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Oedipus Rex Essay Assignment

941 words - 4 pages

Explained by Aristotle, the characteristics of a good tragic hero must be “better than we are,” a man who is superior to the average man in some way. A man one might say closely resembles Oedipus Rex. But Oedipus is more imperfect than perfect, as he commits his actions in haste and is unable to see what is happening around him. His hamartia was the main reason for his downfall. In the play Oedipus Rex, Oedipus demonstrates his errors in judgement through his hubris, blindness, and foolishness and therefore is at fault. Oedipus’s great hubris led him to a path where he couldn’t come back from. His blindness and ignorance to the truth caused Oedipus to take actions that he thought would aid him escape the prophecy told by the oracle. His actions justify the line of events that occur in the play.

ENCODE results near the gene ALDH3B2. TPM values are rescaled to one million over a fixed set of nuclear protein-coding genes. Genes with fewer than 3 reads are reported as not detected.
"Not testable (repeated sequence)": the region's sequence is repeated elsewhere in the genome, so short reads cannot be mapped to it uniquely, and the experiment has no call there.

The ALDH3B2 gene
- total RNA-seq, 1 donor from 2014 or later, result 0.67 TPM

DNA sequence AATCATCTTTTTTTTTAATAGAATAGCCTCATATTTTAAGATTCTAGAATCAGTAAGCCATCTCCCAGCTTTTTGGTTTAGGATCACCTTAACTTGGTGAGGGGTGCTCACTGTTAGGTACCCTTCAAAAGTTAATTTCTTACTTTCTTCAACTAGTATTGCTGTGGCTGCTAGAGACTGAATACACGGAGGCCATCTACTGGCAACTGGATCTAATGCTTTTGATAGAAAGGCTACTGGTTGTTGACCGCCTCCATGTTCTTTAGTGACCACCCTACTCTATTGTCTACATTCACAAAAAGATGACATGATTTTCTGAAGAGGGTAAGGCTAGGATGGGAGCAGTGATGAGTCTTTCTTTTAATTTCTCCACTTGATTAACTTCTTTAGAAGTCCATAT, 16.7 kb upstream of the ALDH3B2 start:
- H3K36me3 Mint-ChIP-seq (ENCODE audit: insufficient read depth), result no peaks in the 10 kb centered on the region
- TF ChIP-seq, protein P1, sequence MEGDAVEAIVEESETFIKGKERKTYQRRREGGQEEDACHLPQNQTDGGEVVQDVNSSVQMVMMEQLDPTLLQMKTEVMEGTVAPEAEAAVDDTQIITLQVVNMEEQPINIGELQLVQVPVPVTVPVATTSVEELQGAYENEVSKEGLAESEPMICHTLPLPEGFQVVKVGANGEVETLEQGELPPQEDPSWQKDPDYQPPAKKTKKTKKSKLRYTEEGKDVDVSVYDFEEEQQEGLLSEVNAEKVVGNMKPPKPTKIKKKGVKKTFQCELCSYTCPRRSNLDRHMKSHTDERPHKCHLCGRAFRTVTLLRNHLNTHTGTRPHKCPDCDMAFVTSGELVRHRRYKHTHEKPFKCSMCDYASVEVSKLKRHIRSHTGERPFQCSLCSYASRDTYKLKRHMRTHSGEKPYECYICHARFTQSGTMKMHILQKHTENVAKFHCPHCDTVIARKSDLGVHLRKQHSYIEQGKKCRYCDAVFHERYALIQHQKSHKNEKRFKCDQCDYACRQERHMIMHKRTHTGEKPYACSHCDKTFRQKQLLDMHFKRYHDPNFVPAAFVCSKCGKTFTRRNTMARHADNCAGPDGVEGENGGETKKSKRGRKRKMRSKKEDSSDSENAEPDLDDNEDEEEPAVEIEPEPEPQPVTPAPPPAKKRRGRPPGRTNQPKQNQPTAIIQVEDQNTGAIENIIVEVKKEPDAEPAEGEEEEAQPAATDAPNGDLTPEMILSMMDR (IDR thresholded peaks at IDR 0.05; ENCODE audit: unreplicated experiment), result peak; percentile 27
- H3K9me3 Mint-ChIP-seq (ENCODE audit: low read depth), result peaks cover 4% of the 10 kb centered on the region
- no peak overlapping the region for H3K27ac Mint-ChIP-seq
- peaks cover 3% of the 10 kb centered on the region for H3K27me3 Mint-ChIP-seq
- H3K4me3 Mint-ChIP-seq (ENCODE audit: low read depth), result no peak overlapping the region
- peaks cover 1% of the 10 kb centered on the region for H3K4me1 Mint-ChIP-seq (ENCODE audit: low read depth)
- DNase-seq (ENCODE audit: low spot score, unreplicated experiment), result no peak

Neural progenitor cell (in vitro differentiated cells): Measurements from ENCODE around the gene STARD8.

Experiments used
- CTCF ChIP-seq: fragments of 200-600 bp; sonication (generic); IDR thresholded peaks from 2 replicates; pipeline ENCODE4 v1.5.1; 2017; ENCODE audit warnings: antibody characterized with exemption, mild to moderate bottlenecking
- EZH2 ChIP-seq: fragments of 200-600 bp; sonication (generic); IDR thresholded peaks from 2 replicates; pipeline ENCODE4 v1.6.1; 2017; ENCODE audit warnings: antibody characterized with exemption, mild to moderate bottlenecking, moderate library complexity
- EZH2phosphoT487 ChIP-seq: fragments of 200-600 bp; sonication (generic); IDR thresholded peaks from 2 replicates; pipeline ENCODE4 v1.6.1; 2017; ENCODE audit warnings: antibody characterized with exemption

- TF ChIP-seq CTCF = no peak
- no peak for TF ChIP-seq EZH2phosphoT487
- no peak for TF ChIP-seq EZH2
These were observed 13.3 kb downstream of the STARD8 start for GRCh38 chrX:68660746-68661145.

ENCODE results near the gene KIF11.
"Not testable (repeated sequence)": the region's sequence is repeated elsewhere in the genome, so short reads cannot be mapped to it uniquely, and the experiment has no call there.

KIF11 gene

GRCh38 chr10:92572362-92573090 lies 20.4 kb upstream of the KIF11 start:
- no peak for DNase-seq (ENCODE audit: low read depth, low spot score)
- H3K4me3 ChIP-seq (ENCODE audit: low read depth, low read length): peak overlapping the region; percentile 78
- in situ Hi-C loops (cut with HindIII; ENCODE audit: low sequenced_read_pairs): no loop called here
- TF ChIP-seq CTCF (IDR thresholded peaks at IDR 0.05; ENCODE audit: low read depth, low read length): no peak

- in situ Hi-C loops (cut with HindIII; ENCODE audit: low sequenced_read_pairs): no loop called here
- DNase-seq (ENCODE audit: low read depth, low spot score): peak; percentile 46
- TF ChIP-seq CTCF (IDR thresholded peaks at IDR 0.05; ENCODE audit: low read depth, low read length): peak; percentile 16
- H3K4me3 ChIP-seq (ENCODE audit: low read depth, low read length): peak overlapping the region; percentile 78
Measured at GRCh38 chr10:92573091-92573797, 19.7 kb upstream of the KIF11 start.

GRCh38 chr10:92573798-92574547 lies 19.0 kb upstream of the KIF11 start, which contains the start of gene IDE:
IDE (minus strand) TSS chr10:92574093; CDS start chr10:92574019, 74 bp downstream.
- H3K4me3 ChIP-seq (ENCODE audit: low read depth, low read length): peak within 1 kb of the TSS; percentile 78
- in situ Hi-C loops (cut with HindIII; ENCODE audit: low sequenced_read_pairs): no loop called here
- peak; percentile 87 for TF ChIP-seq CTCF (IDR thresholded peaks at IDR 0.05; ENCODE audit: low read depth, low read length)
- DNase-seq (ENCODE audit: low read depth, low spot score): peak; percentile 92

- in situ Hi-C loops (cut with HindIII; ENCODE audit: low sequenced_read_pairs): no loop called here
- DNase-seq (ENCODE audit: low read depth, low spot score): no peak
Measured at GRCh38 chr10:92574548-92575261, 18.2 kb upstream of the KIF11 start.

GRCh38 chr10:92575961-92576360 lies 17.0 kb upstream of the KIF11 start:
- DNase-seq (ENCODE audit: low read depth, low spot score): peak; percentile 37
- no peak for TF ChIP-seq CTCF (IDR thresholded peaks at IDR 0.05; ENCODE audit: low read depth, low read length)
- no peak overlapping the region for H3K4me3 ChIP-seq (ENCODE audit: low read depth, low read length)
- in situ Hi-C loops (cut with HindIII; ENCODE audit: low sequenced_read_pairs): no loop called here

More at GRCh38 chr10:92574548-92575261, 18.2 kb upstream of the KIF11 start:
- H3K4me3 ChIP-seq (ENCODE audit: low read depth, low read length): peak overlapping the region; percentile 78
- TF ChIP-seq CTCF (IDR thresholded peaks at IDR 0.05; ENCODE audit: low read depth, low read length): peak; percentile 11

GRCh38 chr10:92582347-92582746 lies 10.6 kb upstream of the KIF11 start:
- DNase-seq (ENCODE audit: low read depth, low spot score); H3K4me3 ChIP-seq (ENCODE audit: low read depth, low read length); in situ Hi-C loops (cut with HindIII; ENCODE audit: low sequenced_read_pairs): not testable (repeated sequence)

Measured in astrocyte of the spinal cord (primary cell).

Oedipus’s hubris led him to a path where he couldn’t come back from. Oedipus grew up as the Prince of Corinth but as he discovered at a banquet that he wasn’t the true son of King Polybus. He immediately left for the oracle at Delphi. “To his questions regarding his parentage the oracle was silent; instead it repeated to him the curse it had uttered to Laius some twenty years previously.” (Sophocles, 18) Oedipus thought he could prevent himself from killing Polybus, by leaving Corinth. Even though he left in hurry because of the words from an unknown man and repeated words of the oracle, could have been proven in Corinth from the servant and Polybus. But Oedipus’s poor judgement in leaving Corinth caused him to further the curse. His ego made him commit deeds he wouldn’t have done before. Oedipus lived the life of the prince of Corinth. He did posses any qualities that contained a strong ego or greed. But once he fulfilled the prophecy, his position as King of Thebes came with its disadvantages. His social standing made the truth harder to bear. Later on in the play during a flashback to the time where he crossed the three highways, Oedipus tells Jocasta about his journey to Thebes. In his memory, he recalls, “The groom leading the horses/ Forced me off the road at his lord’s command;/ But as this charioteer lurched over towards me/ I struck in my rage.” (Sophocles, 53) Oedipus’s inability to control his hubris resulted in the death of King Laius, the real father of Oedipus, which he discovers later. The oracle’s words should have made Oedipus more cautious in his actions but he became in an angered state where he was unable to control his temperament. Oedipus’s unwillingness to control his hubris displayed through his error in judgement resulting in a dangerous path to come back from.

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